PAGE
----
St. Louis Police to Return to State Control, say Lawmakers

St. Louis Police to Return to State Control, say Lawmakers

In St. Louis, State lawmakers are attempting to bring the city’s Police Department back into their control. For this, they recently passed a series of bills that will expand the jurisdiction of state-controlled precincts, taking over the prosecution of violent crime, and a larger influence on its leadership.

The St. Louis Police Department: A Complicated History

Historically, the State of Missouri has kept a tight leash on its different police departments. The State’s governor has traditionally held the power to appoint the boards that oversee police in each major township. Meanwhile, fund allocation and distribution fell into the State’s House and Senate.

In 2013, following a statewide ballot measure, control over the St. Louis Police Department was devolved to local city officials. In nearby Kansas City (the state’s other major urban center), a similar ballot failed to pass by a very narrow margin.

Initially, the purpose of this bill was to better serve St. Louis citizens. The city’s racial and social makeup is remarkably different from the rest of the state, and therefore, it would benefit from a more tailored approach.

However, the move failed to create the desired “cooperation utopia.” Following the killing of Michael Brown in nearby Ferguson, the city of St. Louis endured months of protests, and the occasional riot or looting incident. The incident fell under the state-controlled St. Louis County Police territory, not the St. Louis City Police, and yet, policing practices across the region came under heavy criticism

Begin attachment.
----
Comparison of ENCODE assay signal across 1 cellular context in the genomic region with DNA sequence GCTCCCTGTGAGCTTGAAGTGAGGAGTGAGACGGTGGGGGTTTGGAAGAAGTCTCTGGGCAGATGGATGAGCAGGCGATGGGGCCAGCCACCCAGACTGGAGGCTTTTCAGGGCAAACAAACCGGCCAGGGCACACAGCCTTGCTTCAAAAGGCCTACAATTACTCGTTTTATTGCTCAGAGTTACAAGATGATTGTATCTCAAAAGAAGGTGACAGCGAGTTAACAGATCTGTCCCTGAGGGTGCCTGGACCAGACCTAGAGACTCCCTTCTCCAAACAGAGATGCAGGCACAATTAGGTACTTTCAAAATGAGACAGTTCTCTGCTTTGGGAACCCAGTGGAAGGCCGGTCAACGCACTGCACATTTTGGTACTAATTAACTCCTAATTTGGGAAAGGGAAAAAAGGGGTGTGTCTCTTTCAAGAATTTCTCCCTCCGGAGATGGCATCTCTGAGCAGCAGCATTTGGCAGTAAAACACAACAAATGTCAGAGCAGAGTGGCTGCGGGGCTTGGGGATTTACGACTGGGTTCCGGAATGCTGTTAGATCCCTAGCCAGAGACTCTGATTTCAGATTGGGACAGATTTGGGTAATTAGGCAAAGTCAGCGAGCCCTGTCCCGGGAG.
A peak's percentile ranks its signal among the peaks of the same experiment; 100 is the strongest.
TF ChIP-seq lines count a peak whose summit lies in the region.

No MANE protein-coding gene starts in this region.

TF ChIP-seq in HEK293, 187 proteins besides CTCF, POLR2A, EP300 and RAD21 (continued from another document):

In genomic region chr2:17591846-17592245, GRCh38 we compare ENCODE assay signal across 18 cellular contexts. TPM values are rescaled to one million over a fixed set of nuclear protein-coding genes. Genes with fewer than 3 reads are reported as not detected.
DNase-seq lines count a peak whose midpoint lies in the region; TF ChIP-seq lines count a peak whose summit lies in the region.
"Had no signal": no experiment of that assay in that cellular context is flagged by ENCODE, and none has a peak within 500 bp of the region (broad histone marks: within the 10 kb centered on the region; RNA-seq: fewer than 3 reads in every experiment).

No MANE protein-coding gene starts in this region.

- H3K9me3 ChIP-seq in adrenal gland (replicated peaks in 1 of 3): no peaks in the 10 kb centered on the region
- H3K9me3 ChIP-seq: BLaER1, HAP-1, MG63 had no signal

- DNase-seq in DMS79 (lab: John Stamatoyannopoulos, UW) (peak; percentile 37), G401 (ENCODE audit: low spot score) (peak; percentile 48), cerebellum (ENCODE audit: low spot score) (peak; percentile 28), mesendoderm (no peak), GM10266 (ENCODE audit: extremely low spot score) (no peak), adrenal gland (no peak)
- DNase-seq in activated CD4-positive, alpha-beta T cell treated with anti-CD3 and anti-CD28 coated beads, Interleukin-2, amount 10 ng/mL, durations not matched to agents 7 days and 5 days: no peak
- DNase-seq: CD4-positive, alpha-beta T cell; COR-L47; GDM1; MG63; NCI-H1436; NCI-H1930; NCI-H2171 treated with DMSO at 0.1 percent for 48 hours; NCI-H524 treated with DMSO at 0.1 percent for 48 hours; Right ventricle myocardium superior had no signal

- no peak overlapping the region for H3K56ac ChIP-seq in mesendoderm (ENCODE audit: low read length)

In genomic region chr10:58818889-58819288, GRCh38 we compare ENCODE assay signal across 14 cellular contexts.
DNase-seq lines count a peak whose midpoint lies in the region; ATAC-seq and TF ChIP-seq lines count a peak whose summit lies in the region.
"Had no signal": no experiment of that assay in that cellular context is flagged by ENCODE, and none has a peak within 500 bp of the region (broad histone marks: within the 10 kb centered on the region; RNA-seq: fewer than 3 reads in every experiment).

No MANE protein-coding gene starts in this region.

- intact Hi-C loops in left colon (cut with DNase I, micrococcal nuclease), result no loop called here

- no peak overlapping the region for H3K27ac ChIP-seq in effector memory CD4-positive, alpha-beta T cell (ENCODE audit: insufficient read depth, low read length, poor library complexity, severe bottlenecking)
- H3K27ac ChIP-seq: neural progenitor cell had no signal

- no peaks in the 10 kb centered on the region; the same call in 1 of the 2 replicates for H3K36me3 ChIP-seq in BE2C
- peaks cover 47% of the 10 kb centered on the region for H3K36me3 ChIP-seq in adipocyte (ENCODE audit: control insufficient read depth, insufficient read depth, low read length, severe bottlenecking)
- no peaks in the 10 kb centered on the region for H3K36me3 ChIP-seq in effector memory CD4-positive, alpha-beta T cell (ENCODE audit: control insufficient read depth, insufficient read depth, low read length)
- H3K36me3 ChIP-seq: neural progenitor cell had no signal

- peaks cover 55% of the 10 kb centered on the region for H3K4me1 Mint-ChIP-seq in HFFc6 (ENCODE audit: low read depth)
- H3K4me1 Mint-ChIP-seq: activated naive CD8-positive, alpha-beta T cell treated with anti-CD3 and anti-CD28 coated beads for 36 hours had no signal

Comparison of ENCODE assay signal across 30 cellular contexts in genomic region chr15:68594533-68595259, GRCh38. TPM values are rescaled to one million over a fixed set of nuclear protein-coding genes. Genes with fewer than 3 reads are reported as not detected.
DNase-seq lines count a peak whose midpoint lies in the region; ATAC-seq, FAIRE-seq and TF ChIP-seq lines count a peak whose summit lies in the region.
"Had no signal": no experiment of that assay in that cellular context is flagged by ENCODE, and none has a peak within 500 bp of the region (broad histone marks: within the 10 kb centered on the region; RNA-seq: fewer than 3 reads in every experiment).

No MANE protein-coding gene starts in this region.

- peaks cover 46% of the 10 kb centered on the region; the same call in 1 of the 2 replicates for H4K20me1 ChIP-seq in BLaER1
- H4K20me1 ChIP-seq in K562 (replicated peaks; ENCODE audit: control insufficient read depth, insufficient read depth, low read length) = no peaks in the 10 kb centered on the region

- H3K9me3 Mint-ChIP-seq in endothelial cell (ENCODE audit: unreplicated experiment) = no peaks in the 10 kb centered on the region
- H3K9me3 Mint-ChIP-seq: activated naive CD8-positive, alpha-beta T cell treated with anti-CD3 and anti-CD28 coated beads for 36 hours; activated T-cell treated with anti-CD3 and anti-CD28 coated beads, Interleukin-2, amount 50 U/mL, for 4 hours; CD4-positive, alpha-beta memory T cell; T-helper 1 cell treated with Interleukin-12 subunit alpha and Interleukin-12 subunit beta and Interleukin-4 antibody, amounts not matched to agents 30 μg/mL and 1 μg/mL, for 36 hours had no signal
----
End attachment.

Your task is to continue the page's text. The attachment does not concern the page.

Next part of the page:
Did Local Control Work?

St. Louis Police to Return to State Control, say Lawmakers

The prevailing opinion across the GOP-controlled Missouri Senate is that the St. Louis experiment has been a failure. Over the past 10 years, homicide rates in St. Louis (historically the highest in the state) have continued climbing. In addition, the City’s police force is now facing critical understaffing levels, with over 20% of its positions vacant.

It should be said that these issues are not exclusive to St. Louis, and did not appear magically after the Department’s control was handed over to local officials. Kansas City, which remained under State control, also experienced a spike in homicide rates and suffers from understaffing. And yet, the issues seem deeper and more complex in St. Louis, where every maneuver needs to face the scrutiny of the city’s political actors.

How Will State Control Impact Policing Power in St. Louis?

The effectiveness of police strategies is determined by complex issues, and it’s rare to find a single, clear-cut solution. For Ken Novak, professor of criminal justice at the University of Missouri-Kansas City, a simple takeover will not solve St. Louis’ problems. And yet, proponents of the bill point out that many of its provisions will boost morale among police officers. The bill includes a $7,000 raise in the starting pay for police officers and has earned support from the Police union. But although the bill was approved by the House on March 7th, it was subsequently blocked by Senate Democrats on May 12. Meanwhile, the city’s elected Chief Prosecutor, Kimberly Gardner, has made her resignation effective as of June 1st.

Image Credit: Photo by Jonathan Cutrer on Flickr Attribution 2.0 Generic (CC BY 2.0)

American Police Officers Alliance